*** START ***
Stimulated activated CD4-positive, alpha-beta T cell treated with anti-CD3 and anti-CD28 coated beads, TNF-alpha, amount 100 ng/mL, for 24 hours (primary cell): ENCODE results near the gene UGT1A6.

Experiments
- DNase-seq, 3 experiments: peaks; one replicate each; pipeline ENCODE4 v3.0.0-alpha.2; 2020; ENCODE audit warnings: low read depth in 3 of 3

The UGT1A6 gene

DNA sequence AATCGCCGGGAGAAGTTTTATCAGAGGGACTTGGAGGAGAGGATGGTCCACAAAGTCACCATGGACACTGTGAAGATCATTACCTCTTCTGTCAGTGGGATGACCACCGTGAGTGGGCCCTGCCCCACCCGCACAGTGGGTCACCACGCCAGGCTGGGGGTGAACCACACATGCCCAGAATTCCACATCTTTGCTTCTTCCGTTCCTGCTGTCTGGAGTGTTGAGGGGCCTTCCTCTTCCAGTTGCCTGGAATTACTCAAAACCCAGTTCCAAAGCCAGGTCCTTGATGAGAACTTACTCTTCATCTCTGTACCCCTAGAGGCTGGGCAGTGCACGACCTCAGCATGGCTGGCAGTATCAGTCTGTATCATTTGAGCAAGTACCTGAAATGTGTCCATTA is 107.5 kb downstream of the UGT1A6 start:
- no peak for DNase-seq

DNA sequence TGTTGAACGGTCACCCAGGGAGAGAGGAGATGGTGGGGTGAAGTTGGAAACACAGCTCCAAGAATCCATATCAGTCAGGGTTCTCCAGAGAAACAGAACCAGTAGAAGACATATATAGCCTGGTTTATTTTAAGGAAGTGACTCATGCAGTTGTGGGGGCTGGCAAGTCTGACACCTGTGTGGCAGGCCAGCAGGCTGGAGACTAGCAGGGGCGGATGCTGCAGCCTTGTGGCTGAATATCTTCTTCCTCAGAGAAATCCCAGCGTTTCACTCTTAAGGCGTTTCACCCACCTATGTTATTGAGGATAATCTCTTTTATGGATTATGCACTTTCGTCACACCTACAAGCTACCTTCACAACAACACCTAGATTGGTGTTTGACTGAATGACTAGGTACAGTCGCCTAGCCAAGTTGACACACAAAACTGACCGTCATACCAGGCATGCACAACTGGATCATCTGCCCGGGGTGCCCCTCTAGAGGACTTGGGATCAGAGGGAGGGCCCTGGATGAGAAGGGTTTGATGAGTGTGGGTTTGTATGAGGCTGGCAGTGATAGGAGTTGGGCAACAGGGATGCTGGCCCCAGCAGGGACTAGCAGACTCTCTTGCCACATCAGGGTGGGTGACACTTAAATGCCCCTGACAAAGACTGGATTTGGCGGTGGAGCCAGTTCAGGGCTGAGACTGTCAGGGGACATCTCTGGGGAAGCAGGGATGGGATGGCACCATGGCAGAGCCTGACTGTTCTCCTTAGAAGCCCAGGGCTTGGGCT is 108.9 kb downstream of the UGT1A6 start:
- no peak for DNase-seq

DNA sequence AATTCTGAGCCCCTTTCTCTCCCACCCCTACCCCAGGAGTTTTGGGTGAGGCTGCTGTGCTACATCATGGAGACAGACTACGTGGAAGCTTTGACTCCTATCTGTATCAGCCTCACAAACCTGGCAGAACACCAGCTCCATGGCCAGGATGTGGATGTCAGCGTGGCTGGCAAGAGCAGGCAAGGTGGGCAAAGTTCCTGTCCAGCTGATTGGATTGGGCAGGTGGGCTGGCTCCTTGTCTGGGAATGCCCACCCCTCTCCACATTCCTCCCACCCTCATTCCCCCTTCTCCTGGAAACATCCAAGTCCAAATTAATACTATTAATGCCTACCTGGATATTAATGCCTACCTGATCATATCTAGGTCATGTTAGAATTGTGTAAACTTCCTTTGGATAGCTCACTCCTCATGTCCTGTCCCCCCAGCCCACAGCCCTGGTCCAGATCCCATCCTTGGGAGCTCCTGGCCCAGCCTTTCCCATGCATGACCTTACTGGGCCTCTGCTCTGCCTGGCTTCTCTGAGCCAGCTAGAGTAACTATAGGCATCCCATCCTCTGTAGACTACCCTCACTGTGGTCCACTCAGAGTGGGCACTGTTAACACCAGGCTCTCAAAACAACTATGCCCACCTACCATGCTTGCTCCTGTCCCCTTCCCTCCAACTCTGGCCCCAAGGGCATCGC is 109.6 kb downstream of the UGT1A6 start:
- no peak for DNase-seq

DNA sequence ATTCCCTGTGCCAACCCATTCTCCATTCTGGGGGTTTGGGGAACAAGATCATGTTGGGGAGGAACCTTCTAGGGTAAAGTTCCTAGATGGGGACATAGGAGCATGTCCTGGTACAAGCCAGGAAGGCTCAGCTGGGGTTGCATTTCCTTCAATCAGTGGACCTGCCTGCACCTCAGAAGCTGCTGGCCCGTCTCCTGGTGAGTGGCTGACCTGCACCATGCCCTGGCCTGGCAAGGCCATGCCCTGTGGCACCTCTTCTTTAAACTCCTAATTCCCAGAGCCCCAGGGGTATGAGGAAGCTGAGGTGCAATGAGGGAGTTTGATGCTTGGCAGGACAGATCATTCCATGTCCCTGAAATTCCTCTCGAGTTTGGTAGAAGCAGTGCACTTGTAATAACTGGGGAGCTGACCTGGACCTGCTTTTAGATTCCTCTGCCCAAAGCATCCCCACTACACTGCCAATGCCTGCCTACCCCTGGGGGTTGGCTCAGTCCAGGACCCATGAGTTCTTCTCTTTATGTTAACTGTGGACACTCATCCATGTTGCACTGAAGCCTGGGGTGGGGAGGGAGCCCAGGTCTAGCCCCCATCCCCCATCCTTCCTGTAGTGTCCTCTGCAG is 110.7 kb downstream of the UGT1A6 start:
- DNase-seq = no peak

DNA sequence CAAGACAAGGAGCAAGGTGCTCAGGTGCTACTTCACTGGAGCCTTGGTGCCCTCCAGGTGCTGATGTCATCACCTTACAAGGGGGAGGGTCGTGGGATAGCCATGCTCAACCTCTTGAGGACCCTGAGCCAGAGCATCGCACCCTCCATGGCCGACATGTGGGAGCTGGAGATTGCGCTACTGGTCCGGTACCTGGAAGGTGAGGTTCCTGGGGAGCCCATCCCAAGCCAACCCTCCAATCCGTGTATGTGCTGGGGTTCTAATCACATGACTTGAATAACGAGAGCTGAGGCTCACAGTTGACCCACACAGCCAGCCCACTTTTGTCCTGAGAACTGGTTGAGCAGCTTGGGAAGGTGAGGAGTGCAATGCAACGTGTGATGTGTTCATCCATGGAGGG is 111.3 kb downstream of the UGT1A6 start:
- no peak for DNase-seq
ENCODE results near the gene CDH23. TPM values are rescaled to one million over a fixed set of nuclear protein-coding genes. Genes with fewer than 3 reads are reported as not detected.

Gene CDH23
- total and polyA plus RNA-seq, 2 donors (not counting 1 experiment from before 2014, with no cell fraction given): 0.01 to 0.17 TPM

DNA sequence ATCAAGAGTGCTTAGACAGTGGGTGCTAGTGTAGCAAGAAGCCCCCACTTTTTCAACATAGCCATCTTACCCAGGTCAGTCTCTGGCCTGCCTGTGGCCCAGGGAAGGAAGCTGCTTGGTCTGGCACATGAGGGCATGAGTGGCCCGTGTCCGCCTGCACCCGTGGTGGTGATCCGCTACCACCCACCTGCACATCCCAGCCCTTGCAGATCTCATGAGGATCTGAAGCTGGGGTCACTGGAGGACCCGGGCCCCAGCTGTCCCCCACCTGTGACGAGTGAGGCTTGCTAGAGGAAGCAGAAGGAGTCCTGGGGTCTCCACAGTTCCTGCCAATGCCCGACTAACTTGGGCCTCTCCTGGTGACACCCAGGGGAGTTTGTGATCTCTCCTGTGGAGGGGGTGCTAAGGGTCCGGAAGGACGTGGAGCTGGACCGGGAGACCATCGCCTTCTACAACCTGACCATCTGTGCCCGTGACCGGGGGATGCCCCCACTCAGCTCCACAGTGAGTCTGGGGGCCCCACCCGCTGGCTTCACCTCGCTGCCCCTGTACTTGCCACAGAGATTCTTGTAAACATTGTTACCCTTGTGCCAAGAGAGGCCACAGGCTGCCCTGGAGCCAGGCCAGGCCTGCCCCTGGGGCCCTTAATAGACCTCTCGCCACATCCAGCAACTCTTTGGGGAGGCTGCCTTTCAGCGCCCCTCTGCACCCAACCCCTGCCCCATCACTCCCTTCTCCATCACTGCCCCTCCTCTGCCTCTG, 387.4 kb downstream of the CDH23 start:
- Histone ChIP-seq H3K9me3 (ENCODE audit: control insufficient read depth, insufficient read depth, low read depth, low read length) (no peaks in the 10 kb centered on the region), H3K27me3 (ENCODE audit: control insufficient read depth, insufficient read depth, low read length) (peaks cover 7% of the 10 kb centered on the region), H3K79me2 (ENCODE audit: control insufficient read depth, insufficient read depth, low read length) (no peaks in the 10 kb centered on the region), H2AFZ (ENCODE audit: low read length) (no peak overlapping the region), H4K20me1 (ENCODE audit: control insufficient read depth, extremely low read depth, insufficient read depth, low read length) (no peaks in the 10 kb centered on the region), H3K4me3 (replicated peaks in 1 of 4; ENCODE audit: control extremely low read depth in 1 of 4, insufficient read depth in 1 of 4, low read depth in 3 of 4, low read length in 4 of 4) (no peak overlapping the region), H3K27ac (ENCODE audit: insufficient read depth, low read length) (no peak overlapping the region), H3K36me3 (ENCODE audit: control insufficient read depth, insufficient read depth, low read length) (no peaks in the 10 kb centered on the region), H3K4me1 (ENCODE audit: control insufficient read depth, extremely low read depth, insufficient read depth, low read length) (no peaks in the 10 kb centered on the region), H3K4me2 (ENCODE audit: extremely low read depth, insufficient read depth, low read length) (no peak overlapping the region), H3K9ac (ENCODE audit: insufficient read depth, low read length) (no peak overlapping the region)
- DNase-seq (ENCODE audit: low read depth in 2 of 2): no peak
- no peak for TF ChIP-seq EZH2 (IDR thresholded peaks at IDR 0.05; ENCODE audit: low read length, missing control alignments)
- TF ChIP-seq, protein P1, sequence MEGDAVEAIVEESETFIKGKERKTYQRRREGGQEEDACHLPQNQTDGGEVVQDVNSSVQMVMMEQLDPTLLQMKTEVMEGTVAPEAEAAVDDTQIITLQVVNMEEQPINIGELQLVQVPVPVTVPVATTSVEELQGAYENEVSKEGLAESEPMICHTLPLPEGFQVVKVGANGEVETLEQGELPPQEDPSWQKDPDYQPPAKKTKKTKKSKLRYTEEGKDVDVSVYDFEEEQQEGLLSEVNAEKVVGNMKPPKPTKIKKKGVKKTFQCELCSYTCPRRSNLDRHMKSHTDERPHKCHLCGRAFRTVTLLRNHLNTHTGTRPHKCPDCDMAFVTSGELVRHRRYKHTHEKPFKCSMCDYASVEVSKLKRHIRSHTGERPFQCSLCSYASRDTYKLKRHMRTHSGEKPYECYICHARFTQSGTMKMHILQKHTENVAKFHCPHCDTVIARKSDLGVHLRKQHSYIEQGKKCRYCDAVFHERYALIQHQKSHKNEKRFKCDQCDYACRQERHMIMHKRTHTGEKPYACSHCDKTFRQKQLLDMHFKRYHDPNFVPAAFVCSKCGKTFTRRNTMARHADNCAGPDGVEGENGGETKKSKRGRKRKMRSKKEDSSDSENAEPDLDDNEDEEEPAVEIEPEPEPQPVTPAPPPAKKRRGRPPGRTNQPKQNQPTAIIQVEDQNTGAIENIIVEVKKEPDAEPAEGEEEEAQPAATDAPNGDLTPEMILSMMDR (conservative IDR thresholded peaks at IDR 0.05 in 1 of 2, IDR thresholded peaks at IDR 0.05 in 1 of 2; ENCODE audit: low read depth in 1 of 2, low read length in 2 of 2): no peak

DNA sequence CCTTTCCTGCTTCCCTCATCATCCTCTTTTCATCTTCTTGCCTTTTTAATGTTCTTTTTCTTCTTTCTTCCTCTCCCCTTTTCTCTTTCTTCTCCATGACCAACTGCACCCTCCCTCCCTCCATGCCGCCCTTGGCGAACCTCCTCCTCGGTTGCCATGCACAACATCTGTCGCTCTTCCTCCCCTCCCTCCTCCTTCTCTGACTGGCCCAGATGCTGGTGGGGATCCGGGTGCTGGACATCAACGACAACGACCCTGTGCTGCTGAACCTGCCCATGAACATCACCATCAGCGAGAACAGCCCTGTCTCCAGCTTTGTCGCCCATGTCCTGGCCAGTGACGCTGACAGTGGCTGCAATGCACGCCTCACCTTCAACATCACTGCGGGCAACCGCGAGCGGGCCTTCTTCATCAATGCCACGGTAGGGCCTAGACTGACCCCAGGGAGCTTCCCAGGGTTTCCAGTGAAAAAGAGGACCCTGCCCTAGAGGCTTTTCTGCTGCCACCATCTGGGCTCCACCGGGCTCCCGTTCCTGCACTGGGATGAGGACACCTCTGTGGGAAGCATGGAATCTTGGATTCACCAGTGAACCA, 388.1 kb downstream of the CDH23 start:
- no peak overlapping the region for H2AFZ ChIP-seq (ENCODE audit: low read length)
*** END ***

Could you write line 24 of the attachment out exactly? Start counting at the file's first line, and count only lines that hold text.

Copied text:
- no peak overlapping the region for H2AFZ ChIP-seq (ENCODE audit: low read length)